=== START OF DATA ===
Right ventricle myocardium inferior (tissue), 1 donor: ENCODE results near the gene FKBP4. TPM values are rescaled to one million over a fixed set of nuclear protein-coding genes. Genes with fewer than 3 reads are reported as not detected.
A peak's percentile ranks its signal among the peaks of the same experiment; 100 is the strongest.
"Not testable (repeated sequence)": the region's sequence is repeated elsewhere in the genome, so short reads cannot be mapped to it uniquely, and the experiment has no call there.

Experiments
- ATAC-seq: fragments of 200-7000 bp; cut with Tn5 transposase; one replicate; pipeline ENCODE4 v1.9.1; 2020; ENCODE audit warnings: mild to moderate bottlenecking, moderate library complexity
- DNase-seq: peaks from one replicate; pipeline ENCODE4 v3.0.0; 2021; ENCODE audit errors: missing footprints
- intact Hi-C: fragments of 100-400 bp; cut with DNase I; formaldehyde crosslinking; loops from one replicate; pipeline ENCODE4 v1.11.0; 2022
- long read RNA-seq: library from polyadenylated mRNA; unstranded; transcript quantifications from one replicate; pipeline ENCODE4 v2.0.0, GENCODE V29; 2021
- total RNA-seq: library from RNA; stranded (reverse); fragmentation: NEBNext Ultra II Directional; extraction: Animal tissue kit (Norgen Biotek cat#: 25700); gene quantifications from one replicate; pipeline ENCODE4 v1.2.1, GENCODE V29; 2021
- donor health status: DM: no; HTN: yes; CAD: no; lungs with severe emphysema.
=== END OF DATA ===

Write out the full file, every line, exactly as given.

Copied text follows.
Right ventricle myocardium inferior (tissue), 1 donor: ENCODE results near the gene FKBP4. TPM values are rescaled to one million over a fixed set of nuclear protein-coding genes. Genes with fewer than 3 reads are reported as not detected.
A peak's percentile ranks its signal among the peaks of the same experiment; 100 is the strongest.
"Not testable (repeated sequence)": the region's sequence is repeated elsewhere in the genome, so short reads cannot be mapped to it uniquely, and the experiment has no call there.

Experiments
- ATAC-seq: fragments of 200-7000 bp; cut with Tn5 transposase; one replicate; pipeline ENCODE4 v1.9.1; 2020; ENCODE audit warnings: mild to moderate bottlenecking, moderate library complexity
- DNase-seq: peaks from one replicate; pipeline ENCODE4 v3.0.0; 2021; ENCODE audit errors: missing footprints
- intact Hi-C: fragments of 100-400 bp; cut with DNase I; formaldehyde crosslinking; loops from one replicate; pipeline ENCODE4 v1.11.0; 2022
- long read RNA-seq: library from polyadenylated mRNA; unstranded; transcript quantifications from one replicate; pipeline ENCODE4 v2.0.0, GENCODE V29; 2021
- total RNA-seq: library from RNA; stranded (reverse); fragmentation: NEBNext Ultra II Directional; extraction: Animal tissue kit (Norgen Biotek cat#: 25700); gene quantifications from one replicate; pipeline ENCODE4 v1.2.1, GENCODE V29; 2021
- donor health status: DM: no; HTN: yes; CAD: no; lungs with severe emphysema.